Border Patrol Academy Sees Increased Demand for Agents

With lawmakers demanding the U.S.-Mexico border be secured, the pressure is on the federal Border Patrol Academy to produce more agents.

Since 2004, hundreds of recruits and millions of federal dollars have poured into the academy on the former campus of Artesia Christian College. The academy expects to graduate 1,700 new agents this year, officials said.

Congress has called for the expansion of the Border Patrol from its current force of 11,500 agents to 21,000 within five years. About 9,000 agents are stationed along the southern border of the United States.

The Artesia campus is expanding to accommodate recruits, and academy officials say they can meet the demand for an expanded force.

Some critics, however, say lawmakers' expectations for a quick expansion are unrealistic. Others question the policy of expanding the force, saying the government can't control illegal immigration simply by adding more agents.

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Work is being completed on a $14 million, 50,000-square-foot addition to the academy's gymnasium, which will be shared with other federal agencies. Future additions include a new aquatic center and new dormitories.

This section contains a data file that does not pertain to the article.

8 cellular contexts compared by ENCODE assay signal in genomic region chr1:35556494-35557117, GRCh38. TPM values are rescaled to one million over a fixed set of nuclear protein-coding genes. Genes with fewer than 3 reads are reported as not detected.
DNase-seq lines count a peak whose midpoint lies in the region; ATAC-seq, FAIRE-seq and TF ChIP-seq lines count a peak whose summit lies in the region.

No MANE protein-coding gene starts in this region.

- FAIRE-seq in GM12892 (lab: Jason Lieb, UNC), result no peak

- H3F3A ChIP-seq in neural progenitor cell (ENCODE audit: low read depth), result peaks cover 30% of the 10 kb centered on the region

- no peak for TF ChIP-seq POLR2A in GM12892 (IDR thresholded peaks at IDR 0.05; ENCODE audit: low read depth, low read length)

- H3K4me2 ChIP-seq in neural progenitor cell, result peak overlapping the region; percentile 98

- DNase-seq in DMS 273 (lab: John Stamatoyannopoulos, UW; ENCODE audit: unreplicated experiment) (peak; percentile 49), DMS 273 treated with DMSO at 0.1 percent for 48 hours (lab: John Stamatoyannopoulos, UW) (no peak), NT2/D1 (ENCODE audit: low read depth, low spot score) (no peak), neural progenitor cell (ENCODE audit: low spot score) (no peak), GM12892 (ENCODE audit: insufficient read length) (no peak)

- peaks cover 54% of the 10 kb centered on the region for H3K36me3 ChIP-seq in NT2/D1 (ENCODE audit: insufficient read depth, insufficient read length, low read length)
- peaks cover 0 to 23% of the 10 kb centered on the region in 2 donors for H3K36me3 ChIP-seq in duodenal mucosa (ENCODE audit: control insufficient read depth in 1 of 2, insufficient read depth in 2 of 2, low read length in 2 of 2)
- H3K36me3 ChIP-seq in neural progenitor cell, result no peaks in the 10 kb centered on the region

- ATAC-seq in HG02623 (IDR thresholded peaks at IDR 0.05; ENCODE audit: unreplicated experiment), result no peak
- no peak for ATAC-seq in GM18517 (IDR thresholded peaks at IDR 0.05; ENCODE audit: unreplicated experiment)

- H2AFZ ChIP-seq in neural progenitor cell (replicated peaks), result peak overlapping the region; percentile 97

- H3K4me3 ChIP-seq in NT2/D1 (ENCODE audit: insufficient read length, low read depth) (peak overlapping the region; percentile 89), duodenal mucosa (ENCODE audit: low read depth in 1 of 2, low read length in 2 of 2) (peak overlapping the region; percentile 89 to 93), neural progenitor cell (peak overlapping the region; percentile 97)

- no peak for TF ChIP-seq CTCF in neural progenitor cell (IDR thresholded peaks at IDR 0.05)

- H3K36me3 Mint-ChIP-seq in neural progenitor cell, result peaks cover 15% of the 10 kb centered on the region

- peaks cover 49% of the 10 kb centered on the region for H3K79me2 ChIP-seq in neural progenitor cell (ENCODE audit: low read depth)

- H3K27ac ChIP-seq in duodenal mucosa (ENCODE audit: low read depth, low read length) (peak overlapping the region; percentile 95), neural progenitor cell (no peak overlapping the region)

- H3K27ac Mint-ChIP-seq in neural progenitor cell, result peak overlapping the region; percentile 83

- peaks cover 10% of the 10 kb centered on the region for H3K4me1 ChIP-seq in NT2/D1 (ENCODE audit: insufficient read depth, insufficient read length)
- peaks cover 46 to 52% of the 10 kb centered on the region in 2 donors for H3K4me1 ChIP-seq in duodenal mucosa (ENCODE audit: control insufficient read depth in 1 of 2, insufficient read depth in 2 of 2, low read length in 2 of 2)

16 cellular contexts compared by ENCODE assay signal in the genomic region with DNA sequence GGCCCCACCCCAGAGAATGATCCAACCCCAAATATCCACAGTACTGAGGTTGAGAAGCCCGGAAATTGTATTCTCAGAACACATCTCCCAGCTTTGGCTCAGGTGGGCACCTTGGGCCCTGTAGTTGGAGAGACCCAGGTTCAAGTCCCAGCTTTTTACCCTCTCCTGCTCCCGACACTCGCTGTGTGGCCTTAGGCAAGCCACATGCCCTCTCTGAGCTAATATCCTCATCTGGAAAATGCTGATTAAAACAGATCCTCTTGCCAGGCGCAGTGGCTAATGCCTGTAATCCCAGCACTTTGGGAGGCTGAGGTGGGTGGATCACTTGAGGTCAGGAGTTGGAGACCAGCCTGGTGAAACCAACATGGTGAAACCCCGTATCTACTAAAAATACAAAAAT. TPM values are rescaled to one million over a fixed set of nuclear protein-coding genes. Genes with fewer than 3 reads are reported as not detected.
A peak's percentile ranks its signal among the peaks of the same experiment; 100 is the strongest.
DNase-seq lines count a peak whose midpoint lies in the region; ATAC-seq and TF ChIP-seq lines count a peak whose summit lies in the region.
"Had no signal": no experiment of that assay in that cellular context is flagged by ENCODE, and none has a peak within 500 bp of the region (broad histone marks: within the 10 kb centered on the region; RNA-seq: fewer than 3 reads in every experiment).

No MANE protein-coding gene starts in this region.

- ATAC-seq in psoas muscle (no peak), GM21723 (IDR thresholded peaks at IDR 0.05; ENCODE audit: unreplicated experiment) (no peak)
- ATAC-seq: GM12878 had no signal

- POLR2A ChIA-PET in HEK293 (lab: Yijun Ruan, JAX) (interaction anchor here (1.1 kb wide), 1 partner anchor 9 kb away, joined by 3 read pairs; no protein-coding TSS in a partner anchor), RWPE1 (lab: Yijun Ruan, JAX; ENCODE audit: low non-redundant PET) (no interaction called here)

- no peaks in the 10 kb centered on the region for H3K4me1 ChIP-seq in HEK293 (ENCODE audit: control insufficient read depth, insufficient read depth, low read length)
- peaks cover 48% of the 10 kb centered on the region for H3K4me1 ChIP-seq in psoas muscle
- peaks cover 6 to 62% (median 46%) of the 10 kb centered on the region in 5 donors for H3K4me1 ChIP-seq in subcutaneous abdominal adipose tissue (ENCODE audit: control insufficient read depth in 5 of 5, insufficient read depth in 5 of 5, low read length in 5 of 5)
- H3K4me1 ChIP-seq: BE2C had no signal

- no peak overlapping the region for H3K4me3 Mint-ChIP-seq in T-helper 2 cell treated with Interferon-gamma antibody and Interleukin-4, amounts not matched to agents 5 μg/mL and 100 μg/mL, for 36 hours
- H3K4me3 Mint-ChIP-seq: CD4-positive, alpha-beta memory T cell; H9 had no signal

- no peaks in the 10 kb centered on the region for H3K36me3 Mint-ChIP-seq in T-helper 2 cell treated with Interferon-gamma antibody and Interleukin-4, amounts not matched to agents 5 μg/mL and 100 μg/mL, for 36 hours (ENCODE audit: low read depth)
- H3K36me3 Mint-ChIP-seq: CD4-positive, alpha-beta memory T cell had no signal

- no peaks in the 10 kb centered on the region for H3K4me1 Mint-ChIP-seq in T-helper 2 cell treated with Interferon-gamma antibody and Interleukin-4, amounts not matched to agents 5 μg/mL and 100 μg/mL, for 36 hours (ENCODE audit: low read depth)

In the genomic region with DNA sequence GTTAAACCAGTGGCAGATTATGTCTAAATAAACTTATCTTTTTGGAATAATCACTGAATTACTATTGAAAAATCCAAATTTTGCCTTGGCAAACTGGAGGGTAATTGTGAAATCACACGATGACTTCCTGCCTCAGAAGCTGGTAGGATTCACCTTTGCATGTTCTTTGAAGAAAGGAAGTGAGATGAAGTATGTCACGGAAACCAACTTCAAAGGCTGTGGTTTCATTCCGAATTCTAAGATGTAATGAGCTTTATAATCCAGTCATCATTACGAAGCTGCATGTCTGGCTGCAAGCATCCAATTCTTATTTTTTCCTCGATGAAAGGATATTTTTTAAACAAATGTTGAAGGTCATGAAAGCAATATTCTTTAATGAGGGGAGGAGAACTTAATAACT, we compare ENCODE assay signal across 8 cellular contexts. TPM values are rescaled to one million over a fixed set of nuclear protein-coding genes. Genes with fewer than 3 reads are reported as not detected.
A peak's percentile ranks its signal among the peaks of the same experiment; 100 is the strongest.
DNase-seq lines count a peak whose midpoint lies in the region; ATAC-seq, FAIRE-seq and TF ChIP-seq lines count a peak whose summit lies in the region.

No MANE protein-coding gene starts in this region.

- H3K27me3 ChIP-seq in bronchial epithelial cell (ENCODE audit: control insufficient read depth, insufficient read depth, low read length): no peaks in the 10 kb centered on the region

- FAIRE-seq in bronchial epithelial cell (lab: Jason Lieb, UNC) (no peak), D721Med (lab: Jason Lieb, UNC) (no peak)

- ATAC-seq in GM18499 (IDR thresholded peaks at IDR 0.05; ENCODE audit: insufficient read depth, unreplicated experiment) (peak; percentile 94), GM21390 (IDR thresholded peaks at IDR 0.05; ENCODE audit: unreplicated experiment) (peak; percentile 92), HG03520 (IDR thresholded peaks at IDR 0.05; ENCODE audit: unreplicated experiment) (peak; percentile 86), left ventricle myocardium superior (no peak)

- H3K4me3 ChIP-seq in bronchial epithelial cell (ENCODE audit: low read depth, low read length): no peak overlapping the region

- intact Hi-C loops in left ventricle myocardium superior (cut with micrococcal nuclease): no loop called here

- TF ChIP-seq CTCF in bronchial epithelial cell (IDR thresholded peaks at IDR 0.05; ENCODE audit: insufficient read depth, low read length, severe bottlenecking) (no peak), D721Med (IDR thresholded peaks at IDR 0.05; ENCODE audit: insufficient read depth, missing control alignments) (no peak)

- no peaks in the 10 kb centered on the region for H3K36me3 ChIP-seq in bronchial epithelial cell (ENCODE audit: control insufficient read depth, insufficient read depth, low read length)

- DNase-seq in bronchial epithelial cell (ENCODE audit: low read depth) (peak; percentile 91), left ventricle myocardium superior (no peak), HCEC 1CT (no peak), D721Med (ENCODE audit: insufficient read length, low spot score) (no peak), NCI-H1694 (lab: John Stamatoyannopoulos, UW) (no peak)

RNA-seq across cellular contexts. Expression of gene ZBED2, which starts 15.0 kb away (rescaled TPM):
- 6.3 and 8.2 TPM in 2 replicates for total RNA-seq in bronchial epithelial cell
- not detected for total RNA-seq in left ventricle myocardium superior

The academy was moved to Artesia two years ago from centers in Georgia and South Carolina. The campus already had been converted to a training center for federal law enforcement agencies, including the Bureau of Indian Affairs and Air Marshals.

T.J. Bonner, president of the National Border Patrol Council, criticized the move, noting a lack of town infrastructure for new recruits. Border Patrol spokesman Maria Valencia said the agency gets one agent for every 30 applicants, she said.

"It's a tough job with a lot of physical demands," said Deborah Waller Meyers, an analyst who studies the Border Patrol at the Migration Policy Center, a nonpartisan think-tank in Washington, D.C. "It's not the kind of job your average unemployed person can do."